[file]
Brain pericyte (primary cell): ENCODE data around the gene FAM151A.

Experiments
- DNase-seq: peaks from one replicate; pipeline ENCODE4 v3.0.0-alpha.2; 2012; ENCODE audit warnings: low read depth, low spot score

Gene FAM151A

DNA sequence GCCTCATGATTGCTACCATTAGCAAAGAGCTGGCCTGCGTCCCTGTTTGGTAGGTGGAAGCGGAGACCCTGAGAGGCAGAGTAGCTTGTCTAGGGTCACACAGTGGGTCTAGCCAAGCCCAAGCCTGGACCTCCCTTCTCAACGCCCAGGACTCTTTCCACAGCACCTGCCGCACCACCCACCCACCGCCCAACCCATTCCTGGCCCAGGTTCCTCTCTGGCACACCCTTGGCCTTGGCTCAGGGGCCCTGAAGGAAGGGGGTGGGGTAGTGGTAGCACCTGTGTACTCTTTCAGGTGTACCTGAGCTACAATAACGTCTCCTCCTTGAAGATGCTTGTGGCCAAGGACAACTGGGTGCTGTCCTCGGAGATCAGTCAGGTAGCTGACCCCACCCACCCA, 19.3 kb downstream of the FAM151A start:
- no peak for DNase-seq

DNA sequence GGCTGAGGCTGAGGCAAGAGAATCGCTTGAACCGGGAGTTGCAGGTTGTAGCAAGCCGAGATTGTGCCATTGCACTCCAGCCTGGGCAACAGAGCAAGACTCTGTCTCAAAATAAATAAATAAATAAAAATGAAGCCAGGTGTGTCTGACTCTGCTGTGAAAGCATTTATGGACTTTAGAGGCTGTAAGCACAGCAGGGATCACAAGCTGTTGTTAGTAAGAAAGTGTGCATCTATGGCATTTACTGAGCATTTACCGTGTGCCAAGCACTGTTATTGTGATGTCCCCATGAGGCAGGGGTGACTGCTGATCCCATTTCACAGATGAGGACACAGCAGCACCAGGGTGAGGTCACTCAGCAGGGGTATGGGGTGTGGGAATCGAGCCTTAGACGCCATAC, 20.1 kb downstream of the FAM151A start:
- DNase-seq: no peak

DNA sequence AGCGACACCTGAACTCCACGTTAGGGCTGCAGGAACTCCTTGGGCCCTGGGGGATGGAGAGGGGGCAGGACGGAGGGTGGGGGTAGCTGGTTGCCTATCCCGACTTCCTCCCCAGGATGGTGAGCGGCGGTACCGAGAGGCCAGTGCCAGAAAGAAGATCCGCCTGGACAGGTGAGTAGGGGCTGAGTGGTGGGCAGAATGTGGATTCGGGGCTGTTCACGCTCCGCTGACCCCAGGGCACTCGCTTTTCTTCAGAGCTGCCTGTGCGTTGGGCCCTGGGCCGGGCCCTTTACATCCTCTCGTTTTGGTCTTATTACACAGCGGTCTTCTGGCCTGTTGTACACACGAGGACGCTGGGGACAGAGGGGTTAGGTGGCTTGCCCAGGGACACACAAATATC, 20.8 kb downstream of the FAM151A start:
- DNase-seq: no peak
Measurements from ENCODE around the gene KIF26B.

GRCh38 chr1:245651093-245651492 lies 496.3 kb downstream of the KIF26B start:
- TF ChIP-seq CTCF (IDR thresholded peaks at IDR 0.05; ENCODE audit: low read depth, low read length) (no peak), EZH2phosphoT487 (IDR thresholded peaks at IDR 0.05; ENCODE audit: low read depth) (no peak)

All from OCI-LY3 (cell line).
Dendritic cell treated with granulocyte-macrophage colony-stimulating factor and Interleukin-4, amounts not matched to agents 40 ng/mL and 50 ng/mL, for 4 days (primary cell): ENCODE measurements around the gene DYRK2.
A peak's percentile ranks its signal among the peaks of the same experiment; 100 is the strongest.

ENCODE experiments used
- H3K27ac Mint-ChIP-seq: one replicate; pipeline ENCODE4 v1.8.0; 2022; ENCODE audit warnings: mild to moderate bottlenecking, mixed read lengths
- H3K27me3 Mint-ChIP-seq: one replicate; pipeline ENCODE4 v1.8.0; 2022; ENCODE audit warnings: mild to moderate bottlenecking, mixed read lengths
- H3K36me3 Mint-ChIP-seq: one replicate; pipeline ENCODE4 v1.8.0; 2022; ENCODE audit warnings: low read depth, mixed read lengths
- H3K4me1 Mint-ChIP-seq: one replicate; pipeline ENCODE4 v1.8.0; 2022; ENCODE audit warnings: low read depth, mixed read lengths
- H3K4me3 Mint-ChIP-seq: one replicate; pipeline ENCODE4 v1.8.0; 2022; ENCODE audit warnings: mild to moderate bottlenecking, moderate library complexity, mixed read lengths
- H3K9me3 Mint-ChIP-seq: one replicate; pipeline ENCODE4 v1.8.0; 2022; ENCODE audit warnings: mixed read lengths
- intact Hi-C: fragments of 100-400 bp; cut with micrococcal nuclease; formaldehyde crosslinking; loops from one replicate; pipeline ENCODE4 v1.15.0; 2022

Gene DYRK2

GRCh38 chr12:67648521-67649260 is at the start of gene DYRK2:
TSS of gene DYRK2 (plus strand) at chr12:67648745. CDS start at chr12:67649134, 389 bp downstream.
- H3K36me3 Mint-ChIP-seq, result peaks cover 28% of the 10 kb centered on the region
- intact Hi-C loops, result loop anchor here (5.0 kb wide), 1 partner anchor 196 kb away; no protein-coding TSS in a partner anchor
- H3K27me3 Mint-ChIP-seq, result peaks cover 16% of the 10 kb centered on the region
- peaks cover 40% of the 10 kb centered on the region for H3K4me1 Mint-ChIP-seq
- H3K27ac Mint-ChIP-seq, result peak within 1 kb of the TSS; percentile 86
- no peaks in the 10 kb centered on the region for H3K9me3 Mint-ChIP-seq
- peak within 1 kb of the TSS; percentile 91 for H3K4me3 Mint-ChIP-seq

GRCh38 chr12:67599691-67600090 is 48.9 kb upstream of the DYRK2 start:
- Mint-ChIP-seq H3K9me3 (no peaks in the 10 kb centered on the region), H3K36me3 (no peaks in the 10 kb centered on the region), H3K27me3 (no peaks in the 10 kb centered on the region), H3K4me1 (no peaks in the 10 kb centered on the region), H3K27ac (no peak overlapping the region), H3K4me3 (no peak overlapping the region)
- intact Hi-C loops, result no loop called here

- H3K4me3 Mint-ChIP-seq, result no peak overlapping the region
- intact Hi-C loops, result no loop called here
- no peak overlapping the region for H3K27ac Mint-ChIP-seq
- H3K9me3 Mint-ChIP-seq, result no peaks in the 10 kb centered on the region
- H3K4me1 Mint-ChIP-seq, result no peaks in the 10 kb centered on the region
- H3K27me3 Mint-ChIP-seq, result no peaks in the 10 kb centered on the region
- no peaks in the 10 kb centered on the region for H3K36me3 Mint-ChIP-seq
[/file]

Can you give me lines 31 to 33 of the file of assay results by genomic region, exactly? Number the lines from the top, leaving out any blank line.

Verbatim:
- peaks cover 40% of the 10 kb centered on the region for H3K4me1 Mint-ChIP-seq
- H3K27ac Mint-ChIP-seq, result peak within 1 kb of the TSS; percentile 86
- no peaks in the 10 kb centered on the region for H3K9me3 Mint-ChIP-seq